Our belay glasses are essential to prevent neck strain, allowing belayers to follow their partner's progress without constantly tilting their head upwards. Using specially designed prisms, these glasses redirect the field of view upwards while maintaining a neutral head position, providing maximum comfort and reducing neck fatigue during long climbing sessions.


Climbing gloves are designed to provide additional protection for climbers' hands. They help prevent burns caused by the friction of the rope, a common occurrence when belaying or rappelling. When the rope moves quickly through the belayer's or climber's hands, it can generate enough heat to cause burns. Besides protecting against burns, these gloves improve grip on the rope, offering increased control and contributing to a safer and more comfortable climbing experience.

Indoor climbing outfit
Sports climbing apparel guide

What gear is needed for outdoor sport climbing?

Be aware that you'll need to set up the gear, ropes, and quickdraws yourself and secure everything. Plan your trip ahead carefully. Check the route guide to determine the necessary rope length, number of quickdraws, and the route's difficulty. In addition to the indoor route climbing gear, you will need:


For outdoor climbing, a helmet is a fundamental safety item. It is essential for protection in case of falls or falling rocks and should be chosen carefully. A good helmet, both lightweight and robust, offers invaluable additional safety for any climber. Never neglect this piece of equipment, as it can make a critical difference in an accident.

Rope + protective bag:

For outdoor climbing, it is crucial to use ropes of appropriate length and diameter specific to the route. These ropes should be transported in a protective bag to shield them from external elements like dust and moisture, ensuring their integrity and prolonging their lifespan.

Set of quickdraws:

For outdoor climbing, it is advisable to choose robust quickdraws with good-sized carabiners for easy handling, even with gloves. The length of the sling can vary: shorter slings are preferred for direct routes, and longer ones to reduce rope drag in more complex or winding routes. A set of 12 to 16 quickdraws is sufficient for most routes, but this can vary depending on the length and configuration of the route.

Anchor tether and carabiner:

A personal anchor tether with its carabiner is essential for outdoor climbing, especially for temporarily securing yourself to a belay stance to rest, eat, or manage equipment.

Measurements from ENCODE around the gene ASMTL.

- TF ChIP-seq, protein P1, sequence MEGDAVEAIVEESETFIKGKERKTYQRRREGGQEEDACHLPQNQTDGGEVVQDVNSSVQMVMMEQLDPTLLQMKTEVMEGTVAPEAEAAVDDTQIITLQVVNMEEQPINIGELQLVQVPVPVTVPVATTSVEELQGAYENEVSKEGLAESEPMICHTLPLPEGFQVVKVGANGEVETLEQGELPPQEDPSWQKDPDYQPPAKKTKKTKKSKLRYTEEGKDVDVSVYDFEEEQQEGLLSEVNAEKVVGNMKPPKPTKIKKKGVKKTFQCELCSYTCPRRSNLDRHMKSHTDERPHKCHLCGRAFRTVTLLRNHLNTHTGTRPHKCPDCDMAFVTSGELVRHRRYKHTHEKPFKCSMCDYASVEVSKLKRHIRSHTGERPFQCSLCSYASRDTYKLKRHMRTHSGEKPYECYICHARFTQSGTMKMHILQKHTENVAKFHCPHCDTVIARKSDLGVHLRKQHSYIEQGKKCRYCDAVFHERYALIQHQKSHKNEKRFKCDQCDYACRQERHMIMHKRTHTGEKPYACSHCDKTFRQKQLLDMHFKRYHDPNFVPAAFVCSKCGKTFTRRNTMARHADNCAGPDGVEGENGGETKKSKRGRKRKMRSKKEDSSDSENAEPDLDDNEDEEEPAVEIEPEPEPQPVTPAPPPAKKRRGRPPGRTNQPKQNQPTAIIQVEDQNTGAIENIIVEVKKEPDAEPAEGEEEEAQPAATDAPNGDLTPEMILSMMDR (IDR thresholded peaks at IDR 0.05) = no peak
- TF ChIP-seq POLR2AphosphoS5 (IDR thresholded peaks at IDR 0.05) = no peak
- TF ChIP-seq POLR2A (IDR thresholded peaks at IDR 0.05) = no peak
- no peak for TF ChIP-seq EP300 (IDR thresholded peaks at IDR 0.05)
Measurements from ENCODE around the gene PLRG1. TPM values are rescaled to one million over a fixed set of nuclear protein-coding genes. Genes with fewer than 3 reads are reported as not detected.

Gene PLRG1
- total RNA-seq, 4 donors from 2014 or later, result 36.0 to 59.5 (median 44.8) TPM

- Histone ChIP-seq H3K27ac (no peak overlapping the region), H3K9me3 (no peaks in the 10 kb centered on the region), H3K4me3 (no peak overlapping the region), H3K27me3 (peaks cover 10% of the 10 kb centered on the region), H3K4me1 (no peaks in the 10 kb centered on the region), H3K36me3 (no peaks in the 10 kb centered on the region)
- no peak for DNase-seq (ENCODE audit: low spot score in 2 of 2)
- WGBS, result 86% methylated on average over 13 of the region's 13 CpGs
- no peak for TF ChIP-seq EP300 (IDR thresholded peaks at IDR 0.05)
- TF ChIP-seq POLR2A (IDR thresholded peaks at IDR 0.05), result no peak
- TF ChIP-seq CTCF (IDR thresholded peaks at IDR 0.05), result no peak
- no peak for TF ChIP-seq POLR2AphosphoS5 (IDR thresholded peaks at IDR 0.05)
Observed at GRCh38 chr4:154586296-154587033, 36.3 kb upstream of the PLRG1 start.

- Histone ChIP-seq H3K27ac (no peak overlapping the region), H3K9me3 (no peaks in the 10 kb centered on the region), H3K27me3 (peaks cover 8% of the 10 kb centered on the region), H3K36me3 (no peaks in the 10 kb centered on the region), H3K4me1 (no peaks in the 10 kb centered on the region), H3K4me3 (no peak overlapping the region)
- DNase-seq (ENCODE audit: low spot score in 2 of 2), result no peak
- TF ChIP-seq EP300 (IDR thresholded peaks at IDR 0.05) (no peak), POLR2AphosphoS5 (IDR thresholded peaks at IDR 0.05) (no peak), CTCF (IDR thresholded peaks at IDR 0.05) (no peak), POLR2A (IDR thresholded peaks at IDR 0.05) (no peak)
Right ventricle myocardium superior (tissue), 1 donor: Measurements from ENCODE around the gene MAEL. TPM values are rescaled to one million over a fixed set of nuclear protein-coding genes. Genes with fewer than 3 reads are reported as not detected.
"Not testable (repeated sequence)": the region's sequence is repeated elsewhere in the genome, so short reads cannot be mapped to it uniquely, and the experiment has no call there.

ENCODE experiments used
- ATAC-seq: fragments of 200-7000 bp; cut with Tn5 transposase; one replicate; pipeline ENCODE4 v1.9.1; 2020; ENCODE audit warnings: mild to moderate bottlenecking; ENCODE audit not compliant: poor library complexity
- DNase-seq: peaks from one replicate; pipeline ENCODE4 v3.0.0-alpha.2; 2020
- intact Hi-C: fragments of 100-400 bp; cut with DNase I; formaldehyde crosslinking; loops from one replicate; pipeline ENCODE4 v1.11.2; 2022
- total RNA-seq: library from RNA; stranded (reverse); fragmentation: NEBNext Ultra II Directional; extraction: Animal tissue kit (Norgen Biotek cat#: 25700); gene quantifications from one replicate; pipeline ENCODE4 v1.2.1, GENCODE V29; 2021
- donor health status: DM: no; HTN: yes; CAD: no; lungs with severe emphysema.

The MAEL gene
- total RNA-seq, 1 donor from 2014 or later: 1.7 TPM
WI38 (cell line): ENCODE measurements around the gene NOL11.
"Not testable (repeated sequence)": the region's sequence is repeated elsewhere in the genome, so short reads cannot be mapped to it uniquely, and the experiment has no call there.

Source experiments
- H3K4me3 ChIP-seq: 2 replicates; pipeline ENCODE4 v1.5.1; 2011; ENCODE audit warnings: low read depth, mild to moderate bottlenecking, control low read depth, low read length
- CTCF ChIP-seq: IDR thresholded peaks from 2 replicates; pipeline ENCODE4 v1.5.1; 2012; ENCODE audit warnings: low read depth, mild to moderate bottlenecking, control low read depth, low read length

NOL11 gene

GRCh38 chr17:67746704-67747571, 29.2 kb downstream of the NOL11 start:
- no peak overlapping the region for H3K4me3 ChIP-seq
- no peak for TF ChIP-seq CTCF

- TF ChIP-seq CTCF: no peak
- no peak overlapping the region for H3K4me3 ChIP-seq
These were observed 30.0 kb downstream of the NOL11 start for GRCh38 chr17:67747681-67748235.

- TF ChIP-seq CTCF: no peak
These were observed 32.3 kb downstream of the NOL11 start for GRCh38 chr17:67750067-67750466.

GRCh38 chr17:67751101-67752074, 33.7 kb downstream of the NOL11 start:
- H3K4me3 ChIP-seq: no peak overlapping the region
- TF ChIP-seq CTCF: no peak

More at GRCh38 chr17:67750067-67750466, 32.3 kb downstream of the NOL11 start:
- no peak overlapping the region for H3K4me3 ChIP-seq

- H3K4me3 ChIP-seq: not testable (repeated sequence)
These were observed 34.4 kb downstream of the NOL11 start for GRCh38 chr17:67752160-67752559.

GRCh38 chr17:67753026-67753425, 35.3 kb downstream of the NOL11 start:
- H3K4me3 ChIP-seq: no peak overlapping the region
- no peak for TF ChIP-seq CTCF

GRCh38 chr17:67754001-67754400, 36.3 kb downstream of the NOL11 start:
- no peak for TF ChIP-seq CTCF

Having two extra carabiners is often a good choice for outdoor climbing. It provides more options for rope management. If you lose your belay device, for instance, you can create a makeshift belay system with two carabiners and safely descend.

Quick Link:

At the top of a route, there is a ring that allows for rappelling. The quick link serves as an escape if you cannot finish the route while lead climbing. Instead of abandoning a quickdraw, you place the quick link to use it as a ring to descend safely.

Of course, after preparing all the necessary gear for your climbing trip, it's crucial not to neglect one final essential step: always check the condition of your equipment leaving. Ensure that everything is in perfect working order, with no excessive wear or damage. Carefully inspect the sole of your climbing shoes, the condition of your ropes along their entire length, and so on. This check can make the difference between a successful and safe experience and a potentially dangerous outing. Well-maintained equipment is the key to a safe and fun climbing.

What to Wear for Climbing?

For climbing, it is recommended to choose flexible and lightweight clothing. Whether you opt for shorts or trousers depends on the season, but in both cases, prioritise stretch clothes containing elastane for better range of motion. Leggings are also an excellent option. Thanks to their stretchability, they perfectly follow your movements, making climbing more comfortable.

Rock climbing apparel guide